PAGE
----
Our movie reviewer calls this thriller "the strangest, most daring, and most original Best Picture Oscar contender."

Natalie Portman earned an Oscar nod for her role as Nina in Black Swan

Bizarre and bold, weird and wicked, Black Swan is the strangest, most daring and  most original Best Picture Oscar contender I've seen in many years. A psychological thriller about a ballerina's descent into madness that's brought on by a new version of the ballet Swan Lake, the hallucinogenic drama also comes with visual effects-assisted horror movie scares, frank lesbianism, female masturbation and self-mutilation. It's certainly not a movie for everyone, especially for those below 13 years of age who can't watch the film because of its "R-13" MTRCB rating.



Watch the Black Swan trailer

At the core of the very adult, very defiant film is Natalie Portman's brave and flawless performance, for which she's already won Best Actress trophies from the Screen Actors Guild, BAFTA and the Hollywood Foreign Press. Portman is in fact favored to win the Academy Award for Best Actress in a Leading Role when the Oscars are given out this Sunday evening, February 27 in Los Angeles (the morning of February 28, Philippine time). Whatever the Oscars' outcome, what's unquestionable is that the Star Wars prequel trilogy actress delivers the searing performance of a lifetime in Black Swan.  

Nina Sayers (Natalie Portman) is a dedicated ballerina in New York who has dreamed for years of landing a lead role in a ballet. One day, the chance to make her dream come true presents itself when she's cast by artistic director Thomas Leroy (Vincent Cassel) in the dual roles of the White Swan & Black Swan in an ambitious new production of Swan Lake. But Nina's desire to be perfect in the role/s takes its toll on her health and sanity. As she journeys to her own dark side to uncoil the dangerous Black Swan within her, she not only drives a wedge between her and her domineering mother (Barbara Hershey), she also forms a twisted, love-hate friendship with Lily (Mila Kunis), a rival dancer. Can Nina survive becoming her own dark doppelganger with her crumbling sanity intact?  

With its acidic look at the world of ballet and its genre-bending fusion of psychological terror, physiological transformation, and bad girl behavior, Black Swan is certainly not for little girls who dream of becoming ballerinas themselves. Neither is it a movie for the squeamish and prudish viewer who prefers conventional films that come with  predictable, feel-good conclusions.  

What director Darren Aronofsky and scriptwriters Mark Heyman, Andres Heinz and John J. McLaughlin have fashioned in Black Swan is a beguiling, unforgettable picture about duality and contrasts, between black and white, reality and fantasy, reality and reflection. This is an almost colorless film where the characters and the sets they inhabit are dressed in black and white for the most part (Only when Nina decides to have fun and drink in a bar do warm colors like red and orange erupt onscreen). More subtle than the costume and set design in evoking these contrasts is Nina's perception of reality and fantasy, which are constantly overlapping and therefore indistinguishable from one another. Did Nina really see a past-her-prime ballerina (Winona Ryder) stab her own face? Did Nina really make out with her arch-rival Lily after they had a few drinks? Did Nina crush her domineering mother's fingers as an act of retaliation for years of abuse?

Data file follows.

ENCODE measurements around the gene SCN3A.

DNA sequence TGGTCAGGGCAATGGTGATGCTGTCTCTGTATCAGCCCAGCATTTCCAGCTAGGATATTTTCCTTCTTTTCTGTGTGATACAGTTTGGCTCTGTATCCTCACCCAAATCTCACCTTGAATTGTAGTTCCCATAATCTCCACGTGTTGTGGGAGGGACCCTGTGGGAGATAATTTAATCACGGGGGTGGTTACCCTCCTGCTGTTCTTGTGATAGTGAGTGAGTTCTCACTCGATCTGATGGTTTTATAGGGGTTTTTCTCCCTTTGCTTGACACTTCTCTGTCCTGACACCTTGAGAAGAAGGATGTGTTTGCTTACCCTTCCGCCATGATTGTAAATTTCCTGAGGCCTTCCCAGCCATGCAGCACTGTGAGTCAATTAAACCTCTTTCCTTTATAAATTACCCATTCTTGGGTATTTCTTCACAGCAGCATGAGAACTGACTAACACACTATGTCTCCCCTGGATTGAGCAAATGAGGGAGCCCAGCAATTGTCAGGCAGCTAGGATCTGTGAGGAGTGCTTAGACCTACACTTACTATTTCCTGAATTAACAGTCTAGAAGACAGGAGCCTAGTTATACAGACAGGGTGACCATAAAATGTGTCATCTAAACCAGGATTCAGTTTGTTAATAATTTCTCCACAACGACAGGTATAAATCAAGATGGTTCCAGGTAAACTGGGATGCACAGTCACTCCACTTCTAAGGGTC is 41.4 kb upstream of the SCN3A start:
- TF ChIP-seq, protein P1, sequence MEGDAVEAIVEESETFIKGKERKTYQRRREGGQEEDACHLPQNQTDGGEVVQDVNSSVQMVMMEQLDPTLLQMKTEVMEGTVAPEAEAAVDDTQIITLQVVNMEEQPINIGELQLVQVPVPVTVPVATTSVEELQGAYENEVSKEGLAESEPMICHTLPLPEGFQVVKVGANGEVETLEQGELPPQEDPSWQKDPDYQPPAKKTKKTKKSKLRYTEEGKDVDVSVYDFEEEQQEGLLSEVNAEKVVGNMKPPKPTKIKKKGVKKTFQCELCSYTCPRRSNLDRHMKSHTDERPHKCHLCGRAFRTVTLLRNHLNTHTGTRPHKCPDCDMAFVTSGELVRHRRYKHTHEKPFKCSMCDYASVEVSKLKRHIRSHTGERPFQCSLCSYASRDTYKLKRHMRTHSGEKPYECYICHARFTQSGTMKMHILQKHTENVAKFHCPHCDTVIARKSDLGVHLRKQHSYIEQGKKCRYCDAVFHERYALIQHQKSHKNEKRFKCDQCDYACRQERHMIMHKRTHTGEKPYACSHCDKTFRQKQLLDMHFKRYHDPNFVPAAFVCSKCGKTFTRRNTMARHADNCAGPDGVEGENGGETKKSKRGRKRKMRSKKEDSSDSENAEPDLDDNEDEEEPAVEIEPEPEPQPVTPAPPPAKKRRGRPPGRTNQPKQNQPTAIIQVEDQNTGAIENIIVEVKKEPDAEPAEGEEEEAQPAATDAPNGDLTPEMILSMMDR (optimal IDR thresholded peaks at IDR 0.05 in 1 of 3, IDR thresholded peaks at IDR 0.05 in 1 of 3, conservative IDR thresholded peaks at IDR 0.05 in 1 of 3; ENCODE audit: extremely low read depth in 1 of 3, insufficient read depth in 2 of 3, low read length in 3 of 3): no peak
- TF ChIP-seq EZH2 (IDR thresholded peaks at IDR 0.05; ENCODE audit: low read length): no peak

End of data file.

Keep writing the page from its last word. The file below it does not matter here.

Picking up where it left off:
Heightening the fragile Nina's perilous journey further are a couple of horrific shockers that take place when she's alone and at her most vulnerable in the bathroom. These moments, which wouldn't have been out of place in Alfred Hitchcock's horror thriller Psycho or David Cronenberg's cautionary sci-fi remake of The Fly, use scare tactics and some very graphic, bloody visual effects that will make it impossible for anyone to describe Black Swan as a typical Academy Award nominee for Best Picture.

Being a movie about duality, Aronofsky also has the smarts to use reflective surfaces on subway cars, dressing rooms and bathrooms to show Nina not only who she is, but more importantly, the frightening creature she is becoming. Suffice it to say that no other film in recent years has made such artful, economical and misleading use of the reflection motif as Aronofsky has in Black Swan.

And while there are those who will criticize the director for going overboard with his depiction of disfigurement, transformation and duality in the movie, what can't be denied is the mesmerizing power of Natalie Portman's work. As the pure and innocent White Swan who also wants to manifest the unbridled aggression and passion of the Black Swan, Portman's Nina is an unforgettable portrait of  the performance artist's desire to become the role he or she is tasked to portray, all consequences to the performer be damned.

That level of commitment is apparent all throughout the weird concoction that is Black Swan not only from Portman, but from everyone else in the cast and crew who helped   give the film its bizarre beauty. And that's why it worked for me, sci-fi special effects, creepy horror movie scares and all.       

Rating: 4 out of 5 Spots ••••

Photos from the Black Swan Facebook page


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